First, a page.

3 months ago, Realized she could make more if she reneged.

      Please explain how paying a porn star is a “potentially” illegal campaign contribution.

      • Today’s headline: Womanizer had sex with women

        10 years ago.

        That’s not the headline, as you know, since you (unlike most here) acknowledged the payoff right after.

        Please explain how paying a porn star is a “potentially” illegal campaign contribution.

        Read a newspaper. The former FEC chief–a Republican–says that due to the timing and method, it could count as an illegal campaign contribution.

        Even if he’s wrong, that a sitting president’s lawyer paid a porn star to keep quiet about an affair during an election is still newsworthy, and should be under any president.

  2. #3 My poor NY Capitol District just can’t shake loose this bad run! RPI administration being mini-Mussolinis, Gov. Cuomo and his corruption allegations (not to mention his brother on CNN, nuff said), and now this rape case in Troy. Oi vey!

  3. 1. I said two posts ago that the media lost its credibility in the 2016 campaign. It might have lost it a year before that during the early GOP debates. The fact is that industry wants to rule this nation by having a monopoly on who is approved and who isn’t. Those they approve, they soft-pedal, so they can skate right through today’s news cycle and this year’s election cycle without doing much. Those they don’t, they relentlessly fact-check, opine against, bash, and out-and-out assault. If that’s not enough they whip out the October surprise, as they did with Bush the elder, tried to do with Bush the younger (twice) and couldn’t do with Trump because one guy they didn’t have their claws deep enough into (Comey) went the other way. Their attempt to put Hillary on a glide path to the White House by putting her up against someone they thought was a buffoon and who no one would vote for backfired, and now they can do nothing but battle the monster they themselves created, and they don’t give a tinker’s dam if they destroy the country doing it, the damage they do is unlikely to reach them in their corner offices, or so they think.

    2. Yawn. Places everybody, we know how this drama is supposed to unfold and we know how it’s going to end, but it must needs be played out.

    3. A lookback window sounds good in theory, but in practice would probably do more harm by taking resources away from more current cases to pursue old ones that wouldn’t have a very good chance of getting a conviction. Memories fade, witnesses die, move out of the jurisdiction, or become incompetent to testify, evidence gets lost (the property room moves, there’s an event like Katrina, etc) or becomes unusable (due to chemical changes, etc) and so on. I don’t want to see police and prosecutors taken away from a current murder case to give a rape victim from 20 years ago false hopes.

    4. Why we haven’t given the UN six months to vacate the building and move to the Hague is beyond me.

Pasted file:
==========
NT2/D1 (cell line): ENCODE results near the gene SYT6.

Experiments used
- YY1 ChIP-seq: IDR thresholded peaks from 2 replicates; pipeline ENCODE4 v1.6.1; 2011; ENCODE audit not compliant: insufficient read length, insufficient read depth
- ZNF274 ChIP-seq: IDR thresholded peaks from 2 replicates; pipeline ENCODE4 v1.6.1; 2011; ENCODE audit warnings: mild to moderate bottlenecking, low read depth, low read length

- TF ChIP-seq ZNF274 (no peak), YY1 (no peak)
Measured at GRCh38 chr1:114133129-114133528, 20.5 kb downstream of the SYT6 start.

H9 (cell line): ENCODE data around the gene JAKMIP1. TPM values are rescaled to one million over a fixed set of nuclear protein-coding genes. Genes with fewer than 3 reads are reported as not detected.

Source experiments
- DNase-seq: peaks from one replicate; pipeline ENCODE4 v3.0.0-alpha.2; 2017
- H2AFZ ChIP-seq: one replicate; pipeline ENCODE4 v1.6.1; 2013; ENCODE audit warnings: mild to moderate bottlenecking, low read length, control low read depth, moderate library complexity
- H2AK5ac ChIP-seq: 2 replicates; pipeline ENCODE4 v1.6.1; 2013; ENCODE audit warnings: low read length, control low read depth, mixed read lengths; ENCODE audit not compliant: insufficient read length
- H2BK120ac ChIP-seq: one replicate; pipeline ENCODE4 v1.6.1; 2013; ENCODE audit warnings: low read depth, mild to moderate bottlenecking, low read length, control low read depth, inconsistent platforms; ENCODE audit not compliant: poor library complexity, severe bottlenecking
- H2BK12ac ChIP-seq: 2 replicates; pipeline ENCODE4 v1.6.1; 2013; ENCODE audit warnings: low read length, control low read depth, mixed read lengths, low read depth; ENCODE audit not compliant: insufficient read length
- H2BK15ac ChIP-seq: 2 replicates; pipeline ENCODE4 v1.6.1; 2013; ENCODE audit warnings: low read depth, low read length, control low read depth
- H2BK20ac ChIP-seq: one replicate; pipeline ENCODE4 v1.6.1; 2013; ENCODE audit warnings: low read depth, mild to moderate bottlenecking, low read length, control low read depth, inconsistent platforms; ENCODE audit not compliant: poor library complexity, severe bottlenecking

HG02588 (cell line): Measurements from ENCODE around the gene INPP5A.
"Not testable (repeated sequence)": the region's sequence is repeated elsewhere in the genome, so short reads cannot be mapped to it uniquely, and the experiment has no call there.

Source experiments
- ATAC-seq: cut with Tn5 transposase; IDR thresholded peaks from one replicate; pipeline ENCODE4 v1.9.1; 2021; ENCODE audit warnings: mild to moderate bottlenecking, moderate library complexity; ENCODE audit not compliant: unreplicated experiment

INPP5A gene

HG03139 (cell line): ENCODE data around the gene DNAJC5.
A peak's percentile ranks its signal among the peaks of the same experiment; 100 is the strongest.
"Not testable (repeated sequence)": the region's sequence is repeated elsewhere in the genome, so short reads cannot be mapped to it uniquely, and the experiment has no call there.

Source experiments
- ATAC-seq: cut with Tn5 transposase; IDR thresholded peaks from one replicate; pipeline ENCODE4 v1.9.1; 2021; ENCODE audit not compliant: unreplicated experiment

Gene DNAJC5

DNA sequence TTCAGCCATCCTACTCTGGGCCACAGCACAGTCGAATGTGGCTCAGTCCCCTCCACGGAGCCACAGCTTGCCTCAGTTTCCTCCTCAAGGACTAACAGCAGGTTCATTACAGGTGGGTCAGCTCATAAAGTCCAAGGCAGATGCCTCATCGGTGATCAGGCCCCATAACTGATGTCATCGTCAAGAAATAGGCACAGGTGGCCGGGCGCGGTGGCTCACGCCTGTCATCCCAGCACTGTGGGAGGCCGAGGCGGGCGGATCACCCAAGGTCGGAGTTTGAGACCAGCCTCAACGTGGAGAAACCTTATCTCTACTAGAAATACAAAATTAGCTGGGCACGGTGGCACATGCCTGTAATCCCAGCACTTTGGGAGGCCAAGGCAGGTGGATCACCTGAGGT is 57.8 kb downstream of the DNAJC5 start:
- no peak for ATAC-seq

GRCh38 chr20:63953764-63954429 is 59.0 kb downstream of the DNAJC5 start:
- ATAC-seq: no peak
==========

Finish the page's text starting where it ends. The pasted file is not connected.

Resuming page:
• The error of the United Nations was building it off of the extremely ad hoc alliance of World War 2. A cluster of nations that only found itself allies through military expedience and not though shared values or a shared worldview.

      The United Nations was born with serious serious flaws.

      There is no reason to have ever expected it to work.

      And it hasn’t and it will not.

  4. I searched all over cable and network news this morning to find an outlet that wasn’t dominated by the breaking news that a President-to-be had an adulterous affair with a porn star 12 years ago. I couldn’t find one. The media-wide effort to undermine an elected President and his respect in the nation and the world at a time of great challenges and peril on all fronts is irresponsible, destructive, and demonstrates the collapse of journalism as a bulwark of American democracy.

    The question of whether a President’s sex life matters was conclusively settled in 1999.

    Clark’s officers will either not be charged or acquitted if the are, and the verdict will be falsely and unethically attributed to racism, with the news media pushing that time-worn narrative. Again.

    But taking a knee to protest police brutality is just so 2017.

      • You surely can’t mean this? The pre election conduct of any candidate for very high political office matters, be it in war, commerce, sport, family, or personal matters; whether illegal or not. How else can the electorate reasonably assess character and competence? It follows that any attempt to withhold or distort relevant history (be it re Swift Boats or shady business dealings) is at least ‘unethical’.

        • It matters before the election, AW, and only then. No aspect of Trump’s conduct and character related to this past episode was unknown to voters, the media or the public. A President is judged according to his conduct in office.

          • Well someone must have thought differently ( the extent to which Trump’s ‘conduct and character’ was known to voters) otherwise there would have been no point in trying to keep it quiet (by paying hush money).

              • What, please, am I missing?

                “Cohen has acknowledged using his personal money to pay Daniels, whose real name is Stephanie Clifford. She has said the payment was designed to keep her from sharing details of an affair she says she had with Trump in 2006. Cohen has said he was not reimbursed for the payment, which was made 11 days before the 2016 US presidential election. He has also denied that Trump had an affair with Daniels.”

                • You are missing that she had twice earlier claimed the affair in the news media. She was paid not to create an “October surprise” by resurfacing right before the election, but the affair itself had already been in the news media.

            • Exaaaaactly, Andrew.